For Marie Gray, understanding the barriers and health issues graduate students face is a matter close to her heart. As a doctoral student in Prevention Science herself, she is also WSU Pullman’s first graduate student health promotion liaison.
When Gray began the position last fall, she conducted a study to identify immediate and long-term needs related to graduate student mental health, specifically gaps around resource availability, programming, stigma, insurance and diversity.
Since then, she’s been working closely with groups across campus, including WSU Health Promotion and the Graduate School, to help shrink some of those gaps and build more awareness of mental health resources.
While recognizing people have specific needs and individual experiences, Gray shares the following resources generally available to WSU graduate and professional students who might be interested in seeking care:
- Free online counseling through the HealthiestYou App, a 24-hour telehealth service that connects you with a board-certified physician via phone or video chat
- WSU’s Student Care Network offers specific mental health resources for each WSU campus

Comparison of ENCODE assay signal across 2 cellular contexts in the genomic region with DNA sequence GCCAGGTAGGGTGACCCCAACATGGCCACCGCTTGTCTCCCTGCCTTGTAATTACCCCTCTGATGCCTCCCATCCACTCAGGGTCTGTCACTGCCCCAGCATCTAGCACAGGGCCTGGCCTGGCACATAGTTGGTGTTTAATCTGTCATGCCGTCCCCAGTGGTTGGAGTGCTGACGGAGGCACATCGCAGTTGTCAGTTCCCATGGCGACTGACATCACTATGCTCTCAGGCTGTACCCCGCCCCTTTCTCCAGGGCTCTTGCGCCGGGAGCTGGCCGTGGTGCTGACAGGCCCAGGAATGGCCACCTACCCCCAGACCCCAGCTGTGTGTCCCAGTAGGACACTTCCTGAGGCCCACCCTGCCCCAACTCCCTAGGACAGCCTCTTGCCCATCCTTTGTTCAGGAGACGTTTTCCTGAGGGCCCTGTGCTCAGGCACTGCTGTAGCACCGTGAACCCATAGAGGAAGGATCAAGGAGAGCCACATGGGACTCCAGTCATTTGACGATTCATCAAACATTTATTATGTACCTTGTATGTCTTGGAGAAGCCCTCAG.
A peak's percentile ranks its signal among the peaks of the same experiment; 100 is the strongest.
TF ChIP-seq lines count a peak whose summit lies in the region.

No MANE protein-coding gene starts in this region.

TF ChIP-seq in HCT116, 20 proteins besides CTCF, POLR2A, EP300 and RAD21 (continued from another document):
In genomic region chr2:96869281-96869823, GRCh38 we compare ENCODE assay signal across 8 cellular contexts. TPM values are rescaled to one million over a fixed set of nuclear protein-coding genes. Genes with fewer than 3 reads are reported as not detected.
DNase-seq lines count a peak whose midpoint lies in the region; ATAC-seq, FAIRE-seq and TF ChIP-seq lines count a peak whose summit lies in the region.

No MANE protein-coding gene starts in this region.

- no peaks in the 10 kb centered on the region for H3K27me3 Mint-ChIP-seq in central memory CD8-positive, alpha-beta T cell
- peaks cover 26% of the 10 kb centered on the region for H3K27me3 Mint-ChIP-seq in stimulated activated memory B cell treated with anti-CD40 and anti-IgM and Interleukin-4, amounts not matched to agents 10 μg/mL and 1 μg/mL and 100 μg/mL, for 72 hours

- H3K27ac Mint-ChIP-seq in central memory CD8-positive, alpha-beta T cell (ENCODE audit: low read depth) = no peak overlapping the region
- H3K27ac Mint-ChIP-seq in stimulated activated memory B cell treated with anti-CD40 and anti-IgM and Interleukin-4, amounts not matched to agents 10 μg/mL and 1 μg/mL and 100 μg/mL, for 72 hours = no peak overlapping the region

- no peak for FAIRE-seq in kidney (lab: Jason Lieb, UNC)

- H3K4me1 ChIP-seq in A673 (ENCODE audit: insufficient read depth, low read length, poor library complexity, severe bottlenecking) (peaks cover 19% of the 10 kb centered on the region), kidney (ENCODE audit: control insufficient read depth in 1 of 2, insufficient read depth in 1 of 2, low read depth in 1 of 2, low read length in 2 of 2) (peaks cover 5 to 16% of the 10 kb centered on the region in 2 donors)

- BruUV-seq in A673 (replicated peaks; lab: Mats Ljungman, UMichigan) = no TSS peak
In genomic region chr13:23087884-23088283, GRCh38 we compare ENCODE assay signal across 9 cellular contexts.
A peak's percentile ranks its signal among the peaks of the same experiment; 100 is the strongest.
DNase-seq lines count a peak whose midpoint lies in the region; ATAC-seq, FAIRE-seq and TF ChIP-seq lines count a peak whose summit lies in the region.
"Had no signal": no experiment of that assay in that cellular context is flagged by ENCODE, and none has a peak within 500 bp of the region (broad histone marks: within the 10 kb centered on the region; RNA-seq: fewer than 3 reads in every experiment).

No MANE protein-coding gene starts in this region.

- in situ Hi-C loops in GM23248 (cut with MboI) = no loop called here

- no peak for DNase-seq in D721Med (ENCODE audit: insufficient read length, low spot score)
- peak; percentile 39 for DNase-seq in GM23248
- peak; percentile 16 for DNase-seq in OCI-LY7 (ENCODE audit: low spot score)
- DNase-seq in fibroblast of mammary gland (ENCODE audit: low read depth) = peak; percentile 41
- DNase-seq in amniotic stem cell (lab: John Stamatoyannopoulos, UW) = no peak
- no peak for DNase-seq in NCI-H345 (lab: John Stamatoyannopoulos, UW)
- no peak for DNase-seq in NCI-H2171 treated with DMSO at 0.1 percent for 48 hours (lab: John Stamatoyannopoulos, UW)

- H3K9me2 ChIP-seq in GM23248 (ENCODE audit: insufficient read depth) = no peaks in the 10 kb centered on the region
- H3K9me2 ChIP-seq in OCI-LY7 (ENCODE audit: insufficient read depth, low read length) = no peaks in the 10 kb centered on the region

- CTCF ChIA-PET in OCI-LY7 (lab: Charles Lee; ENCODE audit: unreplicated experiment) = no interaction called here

- An explanation of how graduate student insurance works and a step-by-step guide for finding a provider
- WSU’s Student Care Network also offers a way students, staff and faculty can report concerns about a student’s well-being
- Group counseling and workshops through Counseling and Psychological Services (CAPS)
- Information on mental health and violence prevention can be found in the Graduate School’s Friday Focus weekly e-newsletter
Gray also notes that 98% of respondents she surveyed agreed that stigma, or the perceived need to “power through,” was associated with the graduate school experience.
“Suffering through graduate school is not a requirement to be successful,” she said. “WSU has a lot of resources and everyone I have interacted with through Cougar Health Services, the Graduate School, Health Promotion, and others have reiterated their commitment to helping students through this period in their lives.”
On Oct. 22 from 12 to 2 p.m., she also invites graduate students to a professional development workshop that will cover how to promote mental health within the classroom, resources for graduate students and undergraduates, as well as a space to discuss mental health treatment on campus. More information about the session is available online.
“I know graduate school is tough and challenging,” she said. “I am always available to talk about resources, needs you feel are not being met, or how we can improve the experience for graduate students.”
Now a Mental Health First Aid instructor, Gray also offers group presentations on suicide prevention or resource awareness workshops. Those interested in a presentation or workshop can e-mail firstname.lastname@example.org.